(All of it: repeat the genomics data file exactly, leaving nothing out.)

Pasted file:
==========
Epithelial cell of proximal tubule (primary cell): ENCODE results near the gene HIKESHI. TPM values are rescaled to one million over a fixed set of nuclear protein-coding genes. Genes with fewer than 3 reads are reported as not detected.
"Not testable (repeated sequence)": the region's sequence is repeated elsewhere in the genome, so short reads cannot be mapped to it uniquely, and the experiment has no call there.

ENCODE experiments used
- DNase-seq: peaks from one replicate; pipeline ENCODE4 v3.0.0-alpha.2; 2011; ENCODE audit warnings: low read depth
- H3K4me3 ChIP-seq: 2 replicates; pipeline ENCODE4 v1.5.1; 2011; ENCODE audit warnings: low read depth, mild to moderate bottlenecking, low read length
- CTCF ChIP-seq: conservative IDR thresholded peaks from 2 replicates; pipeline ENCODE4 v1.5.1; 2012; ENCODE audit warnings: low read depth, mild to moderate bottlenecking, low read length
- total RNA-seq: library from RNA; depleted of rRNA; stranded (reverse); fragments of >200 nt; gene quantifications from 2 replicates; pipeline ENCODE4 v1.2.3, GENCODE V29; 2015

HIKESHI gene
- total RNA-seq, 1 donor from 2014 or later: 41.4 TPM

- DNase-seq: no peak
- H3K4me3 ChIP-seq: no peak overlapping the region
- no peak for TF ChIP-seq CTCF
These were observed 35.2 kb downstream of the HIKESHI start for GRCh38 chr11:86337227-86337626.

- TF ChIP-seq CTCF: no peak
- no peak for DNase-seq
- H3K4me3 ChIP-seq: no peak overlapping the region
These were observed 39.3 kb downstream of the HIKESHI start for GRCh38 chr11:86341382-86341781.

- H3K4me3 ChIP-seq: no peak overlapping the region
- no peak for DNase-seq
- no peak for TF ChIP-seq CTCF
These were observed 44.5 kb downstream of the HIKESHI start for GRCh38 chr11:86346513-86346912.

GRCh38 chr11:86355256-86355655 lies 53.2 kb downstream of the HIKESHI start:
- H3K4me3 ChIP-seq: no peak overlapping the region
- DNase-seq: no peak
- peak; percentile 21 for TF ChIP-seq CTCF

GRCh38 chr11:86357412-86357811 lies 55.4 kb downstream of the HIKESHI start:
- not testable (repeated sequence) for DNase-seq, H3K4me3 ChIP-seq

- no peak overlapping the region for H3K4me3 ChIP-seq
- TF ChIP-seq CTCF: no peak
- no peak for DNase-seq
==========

Epithelial cell of proximal tubule (primary cell): ENCODE results near the gene HIKESHI. TPM values are rescaled to one million over a fixed set of nuclear protein-coding genes. Genes with fewer than 3 reads are reported as not detected.
"Not testable (repeated sequence)": the region's sequence is repeated elsewhere in the genome, so short reads cannot be mapped to it uniquely, and the experiment has no call there.

ENCODE experiments used
- DNase-seq: peaks from one replicate; pipeline ENCODE4 v3.0.0-alpha.2; 2011; ENCODE audit warnings: low read depth
- H3K4me3 ChIP-seq: 2 replicates; pipeline ENCODE4 v1.5.1; 2011; ENCODE audit warnings: low read depth, mild to moderate bottlenecking, low read length
- CTCF ChIP-seq: conservative IDR thresholded peaks from 2 replicates; pipeline ENCODE4 v1.5.1; 2012; ENCODE audit warnings: low read depth, mild to moderate bottlenecking, low read length
- total RNA-seq: library from RNA; depleted of rRNA; stranded (reverse); fragments of >200 nt; gene quantifications from 2 replicates; pipeline ENCODE4 v1.2.3, GENCODE V29; 2015

HIKESHI gene
- total RNA-seq, 1 donor from 2014 or later: 41.4 TPM

- DNase-seq: no peak
- H3K4me3 ChIP-seq: no peak overlapping the region
- no peak for TF ChIP-seq CTCF
These were observed 35.2 kb downstream of the HIKESHI start for GRCh38 chr11:86337227-86337626.

- TF ChIP-seq CTCF: no peak
- no peak for DNase-seq
- H3K4me3 ChIP-seq: no peak overlapping the region
These were observed 39.3 kb downstream of the HIKESHI start for GRCh38 chr11:86341382-86341781.

- H3K4me3 ChIP-seq: no peak overlapping the region
- no peak for DNase-seq
- no peak for TF ChIP-seq CTCF
These were observed 44.5 kb downstream of the HIKESHI start for GRCh38 chr11:86346513-86346912.

GRCh38 chr11:86355256-86355655 lies 53.2 kb downstream of the HIKESHI start:
- H3K4me3 ChIP-seq: no peak overlapping the region
- DNase-seq: no peak
- peak; percentile 21 for TF ChIP-seq CTCF

GRCh38 chr11:86357412-86357811 lies 55.4 kb downstream of the HIKESHI start:
- not testable (repeated sequence) for DNase-seq, H3K4me3 ChIP-seq

- no peak overlapping the region for H3K4me3 ChIP-seq
- TF ChIP-seq CTCF: no peak
- no peak for DNase-seq